• Oct 24, 2008

Saturn VUE 2 Mode Hybrid – Click above for high-res image gallery

We attended the New York-area "GM Collection" event this week, which is basically an opportunity for journalists to drive a variety of 2009 models up at Bear Mountain, an hour or so outside Manhattan. What we didn't know going in was that GM would bring along three production-spec examples of the '09 Saturn Vue 2 Mode Hybrid, and that this would be the first opportunity to take the new gas-electric 'ute for a spin. Bear in mind that this impression is based on about 25 minutes of shared time with the car (we buddied up with Jalopnik's Wes Siler). The official full-dog-and-pony-show media launch event is set to take place in December, and we'll be on hand for that as well. For now though, follow the jump to see some initial impressions of the new Saturn hybrid.



All Photos Copyright © 2008 Alex Núñez / Weblogs, Inc.

The Vue 2 Mode Hybrid is pretty self-explanatory: it's a Saturn Vue, and it's the first non-GMT900 ride to get the 2 Mode hybrid setup. It'll slot above the existing Saturn Vue "light" hybrid (née Green Line) in the lineup, targeting drivers who desire fuel economy on par with the four-cylinder hybrid, but want more power and/or towing capacity. The 2 Mode Vue's gas engine is a direct-injected version of the widely-used 3.6L "high feature" powerplant. In this case, it makes 262 horsepower and 250 lb-ft of torque and only front-wheel-drive is available. (The AWD Vue Red Line we reviewed last year, by comparison, made 257 hp and 248 lb-ft of torque with the non-DI version of this engine. Its EPA rating was 16 city/22 hwy.)



It works in concert with the hybrid sysyem, which incorporates a pair of 55 kW electric motors, a 300V battery, regenerative braking and the 2 Mode transmission, which sports two electronically variable modes and four fixed mechanical gear ratios to optimize efficiency at both lower, around-town speeds and highway velocity. Unlike the light hybrid system in the other Vue Hybrid, the 2 Mode can run in EV-only mode at low speeds, in addition to doing all the other stuff you expect, such as killing the engine when stopped. The result is a projected fuel economy rating of 28 mpg city and 31 mpg highway. This, with a 3,500-pound tow capacity and a projected sticker price of around $33,000.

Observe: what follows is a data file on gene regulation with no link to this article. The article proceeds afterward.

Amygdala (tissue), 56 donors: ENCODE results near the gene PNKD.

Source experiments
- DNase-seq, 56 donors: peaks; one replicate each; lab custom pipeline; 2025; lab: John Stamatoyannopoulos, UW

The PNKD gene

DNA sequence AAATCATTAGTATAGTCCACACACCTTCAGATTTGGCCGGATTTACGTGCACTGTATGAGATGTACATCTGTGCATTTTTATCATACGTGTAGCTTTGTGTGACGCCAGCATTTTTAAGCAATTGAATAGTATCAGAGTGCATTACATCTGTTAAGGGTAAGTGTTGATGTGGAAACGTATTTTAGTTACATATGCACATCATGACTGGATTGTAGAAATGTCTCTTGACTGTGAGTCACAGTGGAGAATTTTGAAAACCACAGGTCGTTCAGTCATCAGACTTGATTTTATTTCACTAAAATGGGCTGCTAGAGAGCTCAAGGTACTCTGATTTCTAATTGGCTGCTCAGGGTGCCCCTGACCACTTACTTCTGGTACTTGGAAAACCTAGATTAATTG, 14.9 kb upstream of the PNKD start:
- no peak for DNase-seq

Appearance-wise, it looks just like a Vue XR. Only the Vue XR doesn't have three hybrid badges (one on each fender and one on the tailgate) and four hybrid decals (one on the windshield, one on the rear window, and the gigunda things that span the lower door panels). Short of getting a full "HYBRID" bus wrap on the thing, you can't really announce your greenie status any more unless you head to the Toyota store.



If you've driven a conventionally-powered 3.6L Vue, you're not really in for anything earth-shatteringly different. When you twist the key, the car powers on, but the engine doesn't fire (a green car icon in the instrument cluster tells you the car's good to go), and at low speed it'll stay in battery mode if you keep a light enough foot on the gas pedal. Punch it, and the Vue pulls strongly and accelerates at a reasonable clip, either under engine power alone or while getting an assist from the electric motor as well. Like we said, it feels basically like the gas-only XR. At 4,265 pounds, it's almost 200 pounds heavier, though.



Interior? The tach's replaced by an "efficiency gauge" that shows you how you're using the powertrain (battery on one extreme, engine on the other) and also incorporates a separate gauge that indicates the battery's level of charge. If you opt for the nav system, then you get an animated powertrain graphic on that screen, as well. The rest is no different than its sister vehicles. The battery is stored under the rear cargo floor and does not intrude into the cabin space at all. There's no spare tire as a result – the Vue 2 Mode just comes with a compressor kit.



So, first impression? Nice ride. It does all the hybrid stuff you want/expect it to, and it performs well when called upon. The projected mileage numbers are good, but the FWD Escape Hybrid does better; it's less muscular, though, and only tows 1,000 pounds. If you're really set on a Vue and don't need the towing capacity that the 2 Mode setup affords, the light hybrid Vue costs almost $5,000 less and delivers very similar fuel economy at 25 city/32 highway, according to the EPA. One thing's certain: you've got some choices now, which is certainly not a bad thing.

We'll come back with more detailed impressions after Sam gets a longer look at the car in December.



All Photos Copyright © 2008 Alex Núñez / Weblogs, Inc.


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    • 1 Second Ago
  • 20 Comments
      • 6 Years Ago
      GM, why hath you foresaken the AWD???

      This would be the #1 SUV on my list if it had AWD. Without it, it isn't even on the radar.

      FWD = no bueno for eastern Washington in the winter.
        • 6 Years Ago